Being born in the pre-computer age creates a distinct disadvantage when it comes to using modern technology. I have no idea how social media, smart phones and tables can be adapted for my personal benefit. My one saving technological grace is I understand the internet a little and how it can be used. I know there is a lot of free information out there just waiting to be found.
Several years ago I decided to apply what little knowledge I had to help expand my family tree. Until then I used paper and pens and by the third or fourth generation the tree was spread all over the page and became unreadable and unworkable.
My first computer-based decision was to select one of the free software packages. At the start I chose Genes Reunited and used it for several years. Since then I have also given Ancestry.com and MyHeritage a go. They are all good in their own way and will keep your records in order and help to maintain each generation in its rightful place. They might be called, 'Free' and they are free to download and use the basic program (or is it an 'App' these days?) but the freebie will never do everything. For example, I eventually paid a small annual fee to Genes Reunited to enable me to make contact with other users who often helped expand on what I had found, or vice versa.
Other freebies such as, Legacy Standard, Gramps and ScionPC are also available but I have never used them so can't really comment.
Getting free information to fill out the free tree is a bit easier. The best place to start in most states is with the Births, Deaths and Marriages web sites. All the Australian states and New Zealand, with the exceptions of Victoria and the Northern Territory provide sufficient information to identify long gone relatives. The Queensland BDM Family History Search records provide information on births, deaths and marriages that took place over 100 years, 30 years and 75 years ago respectively. Most other states have similar cut-off periods.
Another really interesting web site is Trove from the National Library. This site provides the ability to search for digitised historical newspapers, magazines and periodicals from all over Australia. You will be amazed at what the papers reported on in the past. It's possible to learn when your forebears went on holidays and, best of all, when and why they got divorced. Trove can provide more detail on birth, wedding and death dates and even point to relatives not found using other methods.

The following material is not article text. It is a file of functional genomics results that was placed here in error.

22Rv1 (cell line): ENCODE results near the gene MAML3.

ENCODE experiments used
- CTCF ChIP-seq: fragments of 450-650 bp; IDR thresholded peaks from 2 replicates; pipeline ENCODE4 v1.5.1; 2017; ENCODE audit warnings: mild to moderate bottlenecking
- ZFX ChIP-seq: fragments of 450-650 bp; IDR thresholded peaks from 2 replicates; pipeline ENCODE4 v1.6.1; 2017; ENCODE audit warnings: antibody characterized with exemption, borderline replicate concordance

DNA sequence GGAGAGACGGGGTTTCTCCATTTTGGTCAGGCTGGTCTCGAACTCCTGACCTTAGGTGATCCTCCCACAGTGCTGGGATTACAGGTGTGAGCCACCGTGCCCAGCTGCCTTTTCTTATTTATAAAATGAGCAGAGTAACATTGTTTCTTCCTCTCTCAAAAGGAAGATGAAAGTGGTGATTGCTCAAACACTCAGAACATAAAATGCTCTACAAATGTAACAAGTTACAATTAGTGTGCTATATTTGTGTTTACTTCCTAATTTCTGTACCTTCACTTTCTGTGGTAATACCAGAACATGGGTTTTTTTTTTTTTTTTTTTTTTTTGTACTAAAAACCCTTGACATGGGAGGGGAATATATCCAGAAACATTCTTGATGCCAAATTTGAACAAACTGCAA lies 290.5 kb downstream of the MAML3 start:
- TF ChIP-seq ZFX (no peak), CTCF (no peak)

The National Archives can also provide mountains of information particularly with regard to World War I service men and women. The records of every person involved has been fully digitized and can be printed out for us dinosaurs who still like to read from paper. These records don't hide anything either – I'm pretty sure I know something about my grandfather my grandmother never knew!
There are many other areas available from the Archives but, in the main, they have not been digitized like the WWI veterans.
Other sites available for searching include The Australian Cemeteries Index which, while not complete, can provide some very surprising information. One entry I found for one of my ancestors revealed a previously unknown second marriage. If your family is lucky enough to come from Brisbane the very detailed Brisbane City Council Cemetery index provides information on every grave in all the Council's cemeteries.
Genealogy is a hobby open to everybody with internet access and a tiny understanding of how to use the search engines and to access the various sites holding the personal data. The only thing more exciting than finding something about your family that has been hidden in the past is not having to pay for it.
As the saying goes, however, you get what you pay for and while it is a cheap hobby it can also be addictive. Once it's got you and you want to really start climbing your family tree you will need to pay something.
If you are interested just get started; what have you got to lose?
Remember, no matter what, always enjoy your weekend.
I signed up to Ancestry.com a while back, just out of curiosity, but I found that could get practically nowhere unless I paid. Although finding out more about one's family tree is interesting, Im not interested enough to put any money towards it.